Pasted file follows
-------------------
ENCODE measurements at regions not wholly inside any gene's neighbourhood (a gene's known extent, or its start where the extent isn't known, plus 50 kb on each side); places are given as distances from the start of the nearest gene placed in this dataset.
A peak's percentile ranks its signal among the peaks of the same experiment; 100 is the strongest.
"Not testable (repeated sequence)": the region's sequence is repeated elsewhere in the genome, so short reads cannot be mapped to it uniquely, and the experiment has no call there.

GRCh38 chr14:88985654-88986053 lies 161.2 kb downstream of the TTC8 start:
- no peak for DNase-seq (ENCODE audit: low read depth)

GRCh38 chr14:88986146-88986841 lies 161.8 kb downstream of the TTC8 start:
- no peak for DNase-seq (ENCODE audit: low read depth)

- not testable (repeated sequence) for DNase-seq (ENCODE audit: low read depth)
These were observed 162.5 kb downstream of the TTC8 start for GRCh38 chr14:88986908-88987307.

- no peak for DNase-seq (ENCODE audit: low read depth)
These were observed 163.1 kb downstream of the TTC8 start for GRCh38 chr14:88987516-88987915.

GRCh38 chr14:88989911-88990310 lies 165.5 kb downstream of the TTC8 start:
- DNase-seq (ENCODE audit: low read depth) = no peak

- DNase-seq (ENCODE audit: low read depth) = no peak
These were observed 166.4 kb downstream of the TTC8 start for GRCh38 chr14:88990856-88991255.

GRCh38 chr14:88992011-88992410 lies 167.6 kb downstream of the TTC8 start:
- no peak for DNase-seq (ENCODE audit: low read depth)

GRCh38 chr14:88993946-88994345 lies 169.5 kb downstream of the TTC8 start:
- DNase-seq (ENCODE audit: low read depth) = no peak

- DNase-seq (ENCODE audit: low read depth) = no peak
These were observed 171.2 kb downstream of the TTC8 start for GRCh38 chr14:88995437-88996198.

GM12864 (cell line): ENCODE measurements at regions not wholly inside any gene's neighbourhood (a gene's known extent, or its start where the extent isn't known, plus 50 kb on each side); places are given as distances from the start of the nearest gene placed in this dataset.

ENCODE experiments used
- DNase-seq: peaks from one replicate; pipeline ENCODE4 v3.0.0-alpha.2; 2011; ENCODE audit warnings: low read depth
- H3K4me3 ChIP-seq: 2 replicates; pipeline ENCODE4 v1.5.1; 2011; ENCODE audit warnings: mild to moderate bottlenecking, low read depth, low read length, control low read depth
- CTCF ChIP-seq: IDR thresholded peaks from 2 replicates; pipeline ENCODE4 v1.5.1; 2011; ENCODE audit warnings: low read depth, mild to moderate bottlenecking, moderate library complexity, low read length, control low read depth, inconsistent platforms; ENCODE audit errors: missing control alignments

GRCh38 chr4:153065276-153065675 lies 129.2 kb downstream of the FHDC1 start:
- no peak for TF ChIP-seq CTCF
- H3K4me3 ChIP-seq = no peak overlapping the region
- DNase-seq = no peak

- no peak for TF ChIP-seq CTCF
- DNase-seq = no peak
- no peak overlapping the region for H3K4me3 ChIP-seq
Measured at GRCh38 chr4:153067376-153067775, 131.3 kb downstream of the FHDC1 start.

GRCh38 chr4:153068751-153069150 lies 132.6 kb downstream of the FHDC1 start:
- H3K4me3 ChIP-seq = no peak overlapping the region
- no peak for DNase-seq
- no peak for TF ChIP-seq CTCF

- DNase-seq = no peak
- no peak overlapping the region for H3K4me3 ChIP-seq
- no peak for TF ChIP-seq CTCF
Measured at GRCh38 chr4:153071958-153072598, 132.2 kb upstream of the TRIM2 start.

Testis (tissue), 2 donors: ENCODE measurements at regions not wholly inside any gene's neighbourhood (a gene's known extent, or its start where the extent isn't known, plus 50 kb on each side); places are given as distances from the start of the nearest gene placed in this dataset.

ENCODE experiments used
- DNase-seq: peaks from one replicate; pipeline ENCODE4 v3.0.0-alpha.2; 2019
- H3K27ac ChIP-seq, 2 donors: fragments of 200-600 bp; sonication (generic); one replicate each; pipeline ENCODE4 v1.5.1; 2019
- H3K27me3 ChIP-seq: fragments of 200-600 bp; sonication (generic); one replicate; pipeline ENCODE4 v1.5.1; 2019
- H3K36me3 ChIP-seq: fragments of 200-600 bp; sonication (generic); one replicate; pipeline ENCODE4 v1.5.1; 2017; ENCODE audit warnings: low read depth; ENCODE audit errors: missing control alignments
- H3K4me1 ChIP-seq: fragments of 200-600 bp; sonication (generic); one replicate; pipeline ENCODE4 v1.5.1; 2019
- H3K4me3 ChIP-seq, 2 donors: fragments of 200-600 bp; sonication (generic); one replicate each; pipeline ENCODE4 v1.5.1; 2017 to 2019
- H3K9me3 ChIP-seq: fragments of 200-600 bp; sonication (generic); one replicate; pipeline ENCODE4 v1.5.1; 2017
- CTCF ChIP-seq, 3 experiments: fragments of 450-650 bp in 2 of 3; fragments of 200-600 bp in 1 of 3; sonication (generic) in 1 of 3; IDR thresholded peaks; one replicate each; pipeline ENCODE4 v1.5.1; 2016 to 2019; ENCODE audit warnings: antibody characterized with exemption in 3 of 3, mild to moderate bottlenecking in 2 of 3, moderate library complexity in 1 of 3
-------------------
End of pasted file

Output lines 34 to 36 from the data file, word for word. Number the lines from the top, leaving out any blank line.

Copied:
Measured at GRCh38 chr4:153067376-153067775, 131.3 kb downstream of the FHDC1 start.

GRCh38 chr4:153068751-153069150 lies 132.6 kb downstream of the FHDC1 start:
- H3K4me3 ChIP-seq = no peak overlapping the region